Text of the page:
The same goes for your second, third, and fourth messages.

No indication.

Get it?

Instead, you should be offering value and asking friendly questions.

Show the other person that you’re in this for the longterm.

Show them that you care about the relationship.

Yes, this takes more time.

But it’s worth it.

You might be thinking…

But I don’t have anything to offer?

Not true.

You have plenty to offer.

You can give them praise and validation for their work.

You can send them links to articles they might enjoy.

You can connect them with other people (this is a very smart, high-level strategy that very few PhDs do).

Real connections are not made by taking.

They’re made by giving, giving, giving, and giving some more.

8. Your profile is awful.

How would you react if someone came up to you on the street with a paper bag over their head and started talking to you?

You’d be scared for your life.

You wouldn’t interact with them.

You wouldn’t help them get a job.

You’d run.

Yet, this what many PhDs do on LinkedIn.

They post a scary, unprofessional photo of themselves and think “Good enough.”

Or, worse…

They don’t post a profile picture at all.

Start spending some quality time with your LinkedIn profile.

Post a professional picture.

Post a professional headline.

Fill in your experience and education details.

Take the brown bag off.

9. Your subject line is awful.

Clever, general, and ambiguous message subject lines get deleted

Simple, specific, and personal subject lines get opened.

If possible, drop a mutual connections name in the subject line.


Write something that’s specifically related to the other person’s interests.


Keep it short.

Use 5 words or less.

If it’s your first message, tag the words “quick note” or “quick follow-up” at the end of the subject line.

10. You contribute nothing.

Who are you?

How do I know you?

What do you want?

These are the first three questions people are going to ask themselves when they see a message from you in their inbox.

The sooner you answer these questions, the better.

Here’s the key…

You can answer all three questions before you send someone your first message.


By engaging on LinkedIn.

You can “like” and comment on people’s posts. You can share articles. You can contribute to group discussion threads. You can even write your own posts.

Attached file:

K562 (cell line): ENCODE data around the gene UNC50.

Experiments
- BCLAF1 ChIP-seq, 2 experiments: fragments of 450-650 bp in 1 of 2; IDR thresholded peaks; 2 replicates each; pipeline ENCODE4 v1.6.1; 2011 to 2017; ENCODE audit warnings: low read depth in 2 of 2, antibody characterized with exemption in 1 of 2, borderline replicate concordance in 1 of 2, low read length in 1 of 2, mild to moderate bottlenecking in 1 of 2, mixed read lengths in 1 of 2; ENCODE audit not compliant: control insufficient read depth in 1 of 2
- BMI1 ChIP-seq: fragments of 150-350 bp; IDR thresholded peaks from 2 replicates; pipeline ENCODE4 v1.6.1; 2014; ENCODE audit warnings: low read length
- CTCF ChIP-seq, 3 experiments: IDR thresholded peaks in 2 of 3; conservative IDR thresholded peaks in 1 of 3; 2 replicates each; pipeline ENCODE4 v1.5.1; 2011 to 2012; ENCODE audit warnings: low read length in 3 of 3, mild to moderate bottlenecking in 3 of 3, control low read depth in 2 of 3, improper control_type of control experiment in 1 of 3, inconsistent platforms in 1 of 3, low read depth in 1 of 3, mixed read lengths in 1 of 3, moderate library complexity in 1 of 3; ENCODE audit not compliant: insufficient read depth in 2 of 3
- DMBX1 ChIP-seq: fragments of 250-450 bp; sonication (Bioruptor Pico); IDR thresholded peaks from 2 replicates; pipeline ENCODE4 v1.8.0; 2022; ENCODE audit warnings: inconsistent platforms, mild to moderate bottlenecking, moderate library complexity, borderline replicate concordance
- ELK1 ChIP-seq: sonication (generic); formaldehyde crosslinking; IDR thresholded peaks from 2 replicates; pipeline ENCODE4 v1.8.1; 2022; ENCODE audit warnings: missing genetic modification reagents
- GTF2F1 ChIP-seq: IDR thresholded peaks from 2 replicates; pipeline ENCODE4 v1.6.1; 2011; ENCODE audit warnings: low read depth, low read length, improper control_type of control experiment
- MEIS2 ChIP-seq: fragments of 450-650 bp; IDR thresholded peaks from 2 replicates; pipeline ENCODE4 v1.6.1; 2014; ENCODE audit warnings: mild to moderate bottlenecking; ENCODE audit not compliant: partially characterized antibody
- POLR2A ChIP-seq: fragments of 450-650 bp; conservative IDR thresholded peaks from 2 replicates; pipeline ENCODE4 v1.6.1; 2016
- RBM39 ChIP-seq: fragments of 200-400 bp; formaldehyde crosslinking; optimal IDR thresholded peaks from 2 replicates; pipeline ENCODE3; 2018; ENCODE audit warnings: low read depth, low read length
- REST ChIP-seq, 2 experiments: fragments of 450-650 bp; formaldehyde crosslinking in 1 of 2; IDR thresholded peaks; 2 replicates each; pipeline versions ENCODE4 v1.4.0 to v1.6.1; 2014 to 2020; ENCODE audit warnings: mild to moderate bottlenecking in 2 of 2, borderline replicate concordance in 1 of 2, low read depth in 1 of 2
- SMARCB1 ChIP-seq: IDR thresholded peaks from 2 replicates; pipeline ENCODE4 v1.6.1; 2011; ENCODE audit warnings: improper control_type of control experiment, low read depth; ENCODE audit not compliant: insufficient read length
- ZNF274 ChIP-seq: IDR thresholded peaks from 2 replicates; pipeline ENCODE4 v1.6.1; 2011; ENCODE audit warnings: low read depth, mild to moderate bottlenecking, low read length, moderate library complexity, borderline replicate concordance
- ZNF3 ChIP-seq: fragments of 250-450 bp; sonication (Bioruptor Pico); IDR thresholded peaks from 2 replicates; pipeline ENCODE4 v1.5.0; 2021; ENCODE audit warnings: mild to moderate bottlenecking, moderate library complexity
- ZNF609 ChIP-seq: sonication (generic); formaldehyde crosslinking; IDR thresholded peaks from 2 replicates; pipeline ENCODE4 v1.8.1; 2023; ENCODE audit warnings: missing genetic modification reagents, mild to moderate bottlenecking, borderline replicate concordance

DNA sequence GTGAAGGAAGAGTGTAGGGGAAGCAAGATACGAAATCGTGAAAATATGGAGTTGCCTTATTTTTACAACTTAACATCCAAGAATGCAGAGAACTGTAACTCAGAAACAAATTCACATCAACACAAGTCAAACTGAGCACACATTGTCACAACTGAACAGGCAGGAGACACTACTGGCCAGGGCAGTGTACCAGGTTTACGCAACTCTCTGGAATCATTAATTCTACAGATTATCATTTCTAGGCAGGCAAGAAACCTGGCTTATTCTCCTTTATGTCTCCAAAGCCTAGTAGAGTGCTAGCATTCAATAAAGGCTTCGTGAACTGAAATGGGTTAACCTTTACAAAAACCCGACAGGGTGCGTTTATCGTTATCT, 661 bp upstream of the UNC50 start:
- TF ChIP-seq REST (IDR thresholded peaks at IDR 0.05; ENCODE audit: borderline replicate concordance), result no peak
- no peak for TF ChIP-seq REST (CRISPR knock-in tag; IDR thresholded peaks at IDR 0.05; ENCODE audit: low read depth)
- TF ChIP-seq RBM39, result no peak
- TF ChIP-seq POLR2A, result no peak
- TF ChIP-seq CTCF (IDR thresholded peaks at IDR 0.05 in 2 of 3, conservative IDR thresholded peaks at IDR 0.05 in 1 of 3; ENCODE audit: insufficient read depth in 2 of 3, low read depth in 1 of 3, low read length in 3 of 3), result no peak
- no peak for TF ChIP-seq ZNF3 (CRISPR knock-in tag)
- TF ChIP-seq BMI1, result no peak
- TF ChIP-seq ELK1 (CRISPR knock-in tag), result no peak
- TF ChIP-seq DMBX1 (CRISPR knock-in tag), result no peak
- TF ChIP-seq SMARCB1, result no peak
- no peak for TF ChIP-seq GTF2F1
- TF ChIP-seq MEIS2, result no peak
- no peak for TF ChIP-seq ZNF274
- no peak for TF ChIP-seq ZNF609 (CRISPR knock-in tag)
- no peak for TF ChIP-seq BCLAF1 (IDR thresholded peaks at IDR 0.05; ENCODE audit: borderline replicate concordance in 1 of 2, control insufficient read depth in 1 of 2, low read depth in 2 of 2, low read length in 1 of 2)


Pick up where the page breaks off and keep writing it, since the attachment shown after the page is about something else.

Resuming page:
You don’t have to limit yourself to LinkedIn either. You can engage professionally on Facebook, Twitter, and other social media platforms too.

You can join exclusive groups and training programs.

You can create your own website using your name as the URL and then post your industry résumé or CV to it.

The list goes on and on.

See and be seen.

Keep yourself at the top of people’s minds and on the tip of their tongues.

The more people see you engaging, the more likely they are to connect and respond to your messages.

Honest engagement builds trust.

Start building trust.

Start engaging.

To learn more about transitioning into industry, including instant access to our exclusive training videos, case studies, industry insider documents, transition plan, and private online network, join the Cheeky Scientist Association. 

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Isaiah Hankel Ph.D.

Isaiah Hankel Ph.D.

Isaiah is a Ph.D. in Anatomy & Cell Biology and internationally recognized Fortune 500 consultant. He is an expert in the biotechnology industry and specializes in helping people transition into cutting-edge career tracks.

Isaiah believes that if you feel stuck somewhere in your life right now, you should make a change. Don’t sit still and wait for the world to tell you what to do. Start a new project. Build your own business. Take action. Experimentation is the best teacher.
Isaiah Hankel Ph.D.
  • Jason Baudendistel

    So if I am too defeated by this because I have aspergers and don’t handle people well my impression that this would be a good indication I should keep with my goal of publicly airing my suicide on the internet with a message advocating for both disabled veterans and people with autism especially those who grow up in extreme poverty. Thank you for clarifying.

  • Devidasan Chathanadath